Its new campus headquarters in Denmark is capitalising on LEGO’s culture of collaboration, innovation and play, both in its design and how the project is run.
LEGO was born in 1932 in Billund, a small windswept town in Jutland, Denmark, where its head office remains, and where around 2,000 employees from around the world get to live their dream of playing with small, brightly coloured plastic bricks. It’s an exciting time for the family-owned Danish icon as work on its ambitious new campus continues safely while the coronavirus pandemic endures.
The entire project is on course to complete in October 2021 and is an ambitious symbol of the LEGO Group’s values of creativity, fun and play – the LEGO name derives from the Danish leg godt:‘play well’.
A true partnership
The Billund campus project is a partnership between holding and investment company Kirkbi, CF Møller Architects, engineer Niras and contractor KG Hansen. Morten Pedersen, Kirkbi’s project director, created the original brief in 2015 and set the tone for a collaborative, open and trusting approach to the project. Pedersen says Kirkbi wanted to promote an equal partnership between the engineer and architect, so unusually the client had split contracts – one with each. “Partnership is a key value at LEGO,” he says. “The most important thing is to have trust from everyone on the team and expect the best from them. Everyone wants to be pushed to be the best.”
Trust means project efficiency
Klaus Toustrup is a partner and project lead at CF Møller Architects, whose submission won the campus design competition in 2015. He says that LEGO was looking for a highly flexible building that could keep pace with a dynamic organisation that is continually changing and innovating. Unsurprisingly, LEGO bricks served as an inspiration for the design, from interior details to the conceptual view of seeing the LEGO office as a little city of elements put together. Toustrup found it was LEGO’s strong values that were inspiring, commenting: “LEGO thinks with its values, and as architects it’s quite nice to have this as a framework. For me, it was very inspiring to see the LEGO culture not just in the design, but in the way we collaborate. In many ways this was about the sense of trust and developing the project as an open process.”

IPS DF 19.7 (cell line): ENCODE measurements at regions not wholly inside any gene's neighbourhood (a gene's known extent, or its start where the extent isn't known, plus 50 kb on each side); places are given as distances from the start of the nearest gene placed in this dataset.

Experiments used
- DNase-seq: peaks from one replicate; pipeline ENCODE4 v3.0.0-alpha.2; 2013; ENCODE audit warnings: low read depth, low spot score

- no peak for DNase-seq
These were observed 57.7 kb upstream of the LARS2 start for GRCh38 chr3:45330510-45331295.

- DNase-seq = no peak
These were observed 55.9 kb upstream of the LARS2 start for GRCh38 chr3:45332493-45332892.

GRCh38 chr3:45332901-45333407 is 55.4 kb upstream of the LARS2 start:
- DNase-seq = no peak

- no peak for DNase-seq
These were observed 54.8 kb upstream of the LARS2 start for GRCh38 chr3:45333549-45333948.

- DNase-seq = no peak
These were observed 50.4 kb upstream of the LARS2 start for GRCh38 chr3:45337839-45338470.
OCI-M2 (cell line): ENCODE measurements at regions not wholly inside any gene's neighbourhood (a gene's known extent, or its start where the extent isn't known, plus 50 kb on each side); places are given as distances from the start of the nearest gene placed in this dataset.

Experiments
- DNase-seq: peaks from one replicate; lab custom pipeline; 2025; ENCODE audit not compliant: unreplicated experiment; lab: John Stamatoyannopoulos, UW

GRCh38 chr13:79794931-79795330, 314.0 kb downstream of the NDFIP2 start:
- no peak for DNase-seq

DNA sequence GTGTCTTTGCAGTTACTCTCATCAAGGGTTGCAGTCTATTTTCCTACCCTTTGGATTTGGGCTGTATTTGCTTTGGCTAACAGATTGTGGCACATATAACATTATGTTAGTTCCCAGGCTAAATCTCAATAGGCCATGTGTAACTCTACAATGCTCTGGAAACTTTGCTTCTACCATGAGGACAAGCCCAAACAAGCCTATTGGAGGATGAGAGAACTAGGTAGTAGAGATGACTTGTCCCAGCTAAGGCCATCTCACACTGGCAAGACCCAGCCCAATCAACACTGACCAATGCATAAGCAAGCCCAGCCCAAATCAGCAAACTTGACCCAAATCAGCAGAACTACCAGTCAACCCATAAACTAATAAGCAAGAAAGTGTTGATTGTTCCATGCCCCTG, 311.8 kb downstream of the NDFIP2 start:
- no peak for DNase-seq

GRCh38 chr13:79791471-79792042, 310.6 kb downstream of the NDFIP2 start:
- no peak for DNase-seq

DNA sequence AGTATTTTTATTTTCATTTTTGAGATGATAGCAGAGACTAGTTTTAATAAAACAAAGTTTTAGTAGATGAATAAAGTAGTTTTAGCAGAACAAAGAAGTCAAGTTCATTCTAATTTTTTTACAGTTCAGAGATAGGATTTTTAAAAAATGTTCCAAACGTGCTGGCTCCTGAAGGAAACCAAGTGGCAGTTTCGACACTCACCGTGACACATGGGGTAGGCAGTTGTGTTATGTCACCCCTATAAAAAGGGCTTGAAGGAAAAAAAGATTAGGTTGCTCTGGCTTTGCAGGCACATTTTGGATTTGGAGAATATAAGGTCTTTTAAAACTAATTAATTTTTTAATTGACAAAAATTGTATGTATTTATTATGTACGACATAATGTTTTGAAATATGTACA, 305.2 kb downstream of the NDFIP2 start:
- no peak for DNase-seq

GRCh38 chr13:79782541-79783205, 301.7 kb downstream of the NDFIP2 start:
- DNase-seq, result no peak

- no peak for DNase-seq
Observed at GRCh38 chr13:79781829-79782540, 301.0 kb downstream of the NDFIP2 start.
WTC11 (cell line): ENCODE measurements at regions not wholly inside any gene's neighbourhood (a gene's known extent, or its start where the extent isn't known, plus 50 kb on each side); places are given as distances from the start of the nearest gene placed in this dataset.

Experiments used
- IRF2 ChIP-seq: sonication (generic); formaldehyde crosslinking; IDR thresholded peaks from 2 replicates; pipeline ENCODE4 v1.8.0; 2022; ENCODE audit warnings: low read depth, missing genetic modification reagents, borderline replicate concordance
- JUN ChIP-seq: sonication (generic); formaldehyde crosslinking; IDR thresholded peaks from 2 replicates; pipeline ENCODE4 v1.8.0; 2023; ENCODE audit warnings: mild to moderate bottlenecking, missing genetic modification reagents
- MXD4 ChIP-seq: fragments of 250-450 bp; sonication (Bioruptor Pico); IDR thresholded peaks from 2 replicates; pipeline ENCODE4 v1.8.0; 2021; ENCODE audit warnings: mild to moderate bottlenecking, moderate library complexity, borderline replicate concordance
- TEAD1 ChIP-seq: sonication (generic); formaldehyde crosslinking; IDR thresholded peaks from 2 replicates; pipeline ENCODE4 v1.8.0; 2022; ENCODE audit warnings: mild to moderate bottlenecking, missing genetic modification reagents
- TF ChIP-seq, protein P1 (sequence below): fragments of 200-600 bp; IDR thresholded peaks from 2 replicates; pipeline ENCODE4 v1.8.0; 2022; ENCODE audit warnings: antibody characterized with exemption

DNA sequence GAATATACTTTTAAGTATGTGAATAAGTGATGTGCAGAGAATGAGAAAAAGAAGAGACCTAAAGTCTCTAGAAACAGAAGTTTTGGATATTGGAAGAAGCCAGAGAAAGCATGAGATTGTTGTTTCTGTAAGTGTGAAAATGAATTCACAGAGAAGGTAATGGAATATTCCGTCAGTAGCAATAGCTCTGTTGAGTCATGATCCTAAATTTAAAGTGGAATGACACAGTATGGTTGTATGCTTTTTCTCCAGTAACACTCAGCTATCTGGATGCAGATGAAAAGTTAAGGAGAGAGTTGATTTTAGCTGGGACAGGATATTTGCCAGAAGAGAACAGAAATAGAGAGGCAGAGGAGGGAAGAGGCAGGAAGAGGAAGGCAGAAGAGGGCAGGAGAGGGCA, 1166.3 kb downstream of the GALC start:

The building blocks of trust
Another unusual approach was to bring the contractor KG Hansen in from the start as part of the design discussions. “It worked very well,” says Toustrup. “Often with these processes there can be a lot of struggle, and none of that has happened because of the way the project has been set up." It’s something he is now trying to replicate on other projects. Toustrup continues, “The challenge is that you need a trust element. When you have trust, people don’t hide problems and we solve them together.”
A shared 3D model
The project team used an Autodesk Revit 3D model that they shared and updated live, where contractor, engineer, architect, client and subcontractors could see what was going on at any time. “Sitting in the same room and co-creating it was a great way to avoid mistakes,” says Toustrup.
Nikolaj Holst-Hvitved, project director at engineer Niras, said that being able to work on the 3D model together and in real-time was a first.
This article is based on a feature in the Summer 2020 issue of Project, APM’s official journal. APM members can access Project for free, here